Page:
Fighters and in-flight refueling aircraft of the two states will exercise to deal with various “scenarios” linked to “regional threats” for several days
The armed forces of Israel and the United States have begun a series of joint aviation training courses, the Israeli General Staff announced on Tuesday.
Fighter and in-flight refueling aircraft of the two states will exercise to deal with various “scenarios” linked to “regional threats” for several days, the Israeli military summarized on Twitter. He did not go into further detail.
According to a report in the online edition of the Jerusalem Post, this is one of the largest exercises of its kind in recent years. The newspaper explained that long-haul flights would be carried out so that operators could familiarize themselves with the operational needs of a possible escalation with Iran.
Israeli Chief of Staff Aviv Kohavi announced last week, wrapping up a visit to Washington, that the joint high schools of the armed forces of the two states will be “significantly expanded” in the “near future.”
Israel accuses Iran of seeking to acquire a nuclear arsenal under the guise of the Islamic Republic’s civilian nuclear energy program. Despite Tehran’s denials, the Israeli political leadership sees this possibility as an existential threat.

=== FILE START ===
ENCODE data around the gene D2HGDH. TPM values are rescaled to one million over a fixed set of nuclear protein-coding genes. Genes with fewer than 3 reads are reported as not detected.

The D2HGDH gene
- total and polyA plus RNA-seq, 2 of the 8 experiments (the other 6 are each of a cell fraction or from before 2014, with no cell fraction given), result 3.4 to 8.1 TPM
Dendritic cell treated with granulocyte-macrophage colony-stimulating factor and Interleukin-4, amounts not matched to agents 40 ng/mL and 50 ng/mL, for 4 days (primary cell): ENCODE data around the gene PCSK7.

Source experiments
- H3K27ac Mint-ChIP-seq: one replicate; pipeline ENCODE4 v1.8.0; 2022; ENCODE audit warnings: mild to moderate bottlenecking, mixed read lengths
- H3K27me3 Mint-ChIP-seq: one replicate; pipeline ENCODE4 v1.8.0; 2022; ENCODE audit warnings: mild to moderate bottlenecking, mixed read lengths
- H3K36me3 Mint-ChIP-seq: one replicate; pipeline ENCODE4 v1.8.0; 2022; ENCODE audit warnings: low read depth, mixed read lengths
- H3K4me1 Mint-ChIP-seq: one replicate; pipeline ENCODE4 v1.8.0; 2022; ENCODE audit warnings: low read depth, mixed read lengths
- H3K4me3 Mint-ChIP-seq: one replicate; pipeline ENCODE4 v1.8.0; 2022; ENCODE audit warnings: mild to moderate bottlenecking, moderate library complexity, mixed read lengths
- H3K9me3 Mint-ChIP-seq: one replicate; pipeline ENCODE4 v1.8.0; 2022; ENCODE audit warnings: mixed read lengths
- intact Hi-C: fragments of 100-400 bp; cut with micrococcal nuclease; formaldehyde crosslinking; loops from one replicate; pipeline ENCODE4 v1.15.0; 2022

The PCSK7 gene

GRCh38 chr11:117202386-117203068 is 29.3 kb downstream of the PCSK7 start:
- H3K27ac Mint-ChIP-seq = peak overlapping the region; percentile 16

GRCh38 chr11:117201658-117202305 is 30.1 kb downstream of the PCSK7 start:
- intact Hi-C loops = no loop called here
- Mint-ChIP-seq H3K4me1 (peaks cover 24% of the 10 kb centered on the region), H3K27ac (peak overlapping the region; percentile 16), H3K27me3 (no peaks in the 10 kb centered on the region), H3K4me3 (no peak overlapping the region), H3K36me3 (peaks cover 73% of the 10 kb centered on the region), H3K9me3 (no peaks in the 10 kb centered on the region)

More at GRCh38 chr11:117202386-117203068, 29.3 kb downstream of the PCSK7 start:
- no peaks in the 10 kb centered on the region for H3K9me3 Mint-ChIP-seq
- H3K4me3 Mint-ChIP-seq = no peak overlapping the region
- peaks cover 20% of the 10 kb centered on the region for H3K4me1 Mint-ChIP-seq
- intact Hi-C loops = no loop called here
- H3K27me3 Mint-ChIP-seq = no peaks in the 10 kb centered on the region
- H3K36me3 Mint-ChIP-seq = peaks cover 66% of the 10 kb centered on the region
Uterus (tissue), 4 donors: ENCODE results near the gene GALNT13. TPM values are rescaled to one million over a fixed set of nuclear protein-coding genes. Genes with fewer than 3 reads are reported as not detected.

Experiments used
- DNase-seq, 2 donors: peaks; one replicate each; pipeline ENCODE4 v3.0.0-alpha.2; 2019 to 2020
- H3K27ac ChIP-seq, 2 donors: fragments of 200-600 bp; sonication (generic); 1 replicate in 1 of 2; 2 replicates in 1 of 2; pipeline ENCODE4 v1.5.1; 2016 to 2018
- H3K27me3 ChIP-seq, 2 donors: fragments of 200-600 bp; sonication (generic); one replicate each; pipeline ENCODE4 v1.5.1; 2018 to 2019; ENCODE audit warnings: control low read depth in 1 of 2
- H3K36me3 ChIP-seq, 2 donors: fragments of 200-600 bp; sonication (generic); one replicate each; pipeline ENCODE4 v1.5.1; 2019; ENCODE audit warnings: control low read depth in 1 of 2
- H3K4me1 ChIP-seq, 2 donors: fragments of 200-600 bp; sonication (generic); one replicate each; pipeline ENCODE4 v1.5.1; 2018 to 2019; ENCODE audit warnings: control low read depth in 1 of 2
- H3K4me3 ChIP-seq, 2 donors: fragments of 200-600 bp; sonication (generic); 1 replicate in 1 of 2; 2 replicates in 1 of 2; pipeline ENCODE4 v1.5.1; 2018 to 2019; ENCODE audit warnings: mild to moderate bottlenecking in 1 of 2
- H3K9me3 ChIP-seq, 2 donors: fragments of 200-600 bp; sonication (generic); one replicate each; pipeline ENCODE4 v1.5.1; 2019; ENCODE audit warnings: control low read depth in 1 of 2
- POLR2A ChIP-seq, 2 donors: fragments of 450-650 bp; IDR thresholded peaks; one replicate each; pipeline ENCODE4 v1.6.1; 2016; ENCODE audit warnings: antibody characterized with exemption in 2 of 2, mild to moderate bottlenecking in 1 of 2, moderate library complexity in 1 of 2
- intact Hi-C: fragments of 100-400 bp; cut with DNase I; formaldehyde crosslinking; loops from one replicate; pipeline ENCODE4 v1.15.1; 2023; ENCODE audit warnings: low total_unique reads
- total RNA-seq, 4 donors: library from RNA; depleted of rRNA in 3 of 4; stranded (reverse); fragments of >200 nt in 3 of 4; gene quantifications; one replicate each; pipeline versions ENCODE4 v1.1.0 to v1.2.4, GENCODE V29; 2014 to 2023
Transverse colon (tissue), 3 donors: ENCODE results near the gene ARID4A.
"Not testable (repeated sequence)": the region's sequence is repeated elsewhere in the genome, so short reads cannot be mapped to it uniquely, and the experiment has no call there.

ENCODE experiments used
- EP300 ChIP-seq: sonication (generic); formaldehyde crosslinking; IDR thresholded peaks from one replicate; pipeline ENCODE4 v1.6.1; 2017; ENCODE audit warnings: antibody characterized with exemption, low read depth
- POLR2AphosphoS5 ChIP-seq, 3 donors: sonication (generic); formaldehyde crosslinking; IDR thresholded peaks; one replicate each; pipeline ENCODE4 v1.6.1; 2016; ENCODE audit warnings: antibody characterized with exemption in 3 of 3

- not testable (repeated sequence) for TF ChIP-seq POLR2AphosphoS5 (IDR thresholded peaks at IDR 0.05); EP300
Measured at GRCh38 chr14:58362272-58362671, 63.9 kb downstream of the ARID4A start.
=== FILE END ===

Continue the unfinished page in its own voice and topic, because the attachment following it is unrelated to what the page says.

Israeli politicians have repeatedly threatened to launch strikes against infrastructure in Iran’s nuclear energy program, while opposing all parties returning to full compliance with the 2015 international agreement, the Joint Comprehensive Plan of Action (JCPOA).
Negotiations between Iran and the other contracting parties—Russia, China, France, Britain, and Germany—in order for the US to rejoin the JCPOA and for the Iranian authorities to resume full compliance with their obligations, which they began to breach in retaliation for former US President Donald Trump’s decision to unilaterally withdraw his country in 2018 have been deadlocked for months.
Former Israeli Prime Minister Benjamin Netanyahu, the leader of Likud (right), continues to negotiate with ultra-Orthodox Jewish and far-right factions over the formation of Israel’s new government. He is expected to put Iran at the center of his agenda, as in his previous terms.
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